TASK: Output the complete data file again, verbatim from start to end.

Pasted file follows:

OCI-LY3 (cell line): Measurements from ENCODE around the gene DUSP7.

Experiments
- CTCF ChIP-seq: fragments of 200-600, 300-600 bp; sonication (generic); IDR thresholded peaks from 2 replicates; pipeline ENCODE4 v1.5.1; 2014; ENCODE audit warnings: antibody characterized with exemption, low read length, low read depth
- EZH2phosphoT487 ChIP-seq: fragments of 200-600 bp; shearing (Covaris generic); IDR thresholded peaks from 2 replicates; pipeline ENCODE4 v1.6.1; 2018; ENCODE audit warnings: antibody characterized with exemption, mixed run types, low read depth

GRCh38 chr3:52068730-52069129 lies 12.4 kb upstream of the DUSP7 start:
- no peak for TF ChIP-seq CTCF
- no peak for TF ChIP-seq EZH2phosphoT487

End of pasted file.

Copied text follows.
OCI-LY3 (cell line): Measurements from ENCODE around the gene DUSP7.

Experiments
- CTCF ChIP-seq: fragments of 200-600, 300-600 bp; sonication (generic); IDR thresholded peaks from 2 replicates; pipeline ENCODE4 v1.5.1; 2014; ENCODE audit warnings: antibody characterized with exemption, low read length, low read depth
- EZH2phosphoT487 ChIP-seq: fragments of 200-600 bp; shearing (Covaris generic); IDR thresholded peaks from 2 replicates; pipeline ENCODE4 v1.6.1; 2018; ENCODE audit warnings: antibody characterized with exemption, mixed run types, low read depth

GRCh38 chr3:52068730-52069129 lies 12.4 kb upstream of the DUSP7 start:
- no peak for TF ChIP-seq CTCF
- no peak for TF ChIP-seq EZH2phosphoT487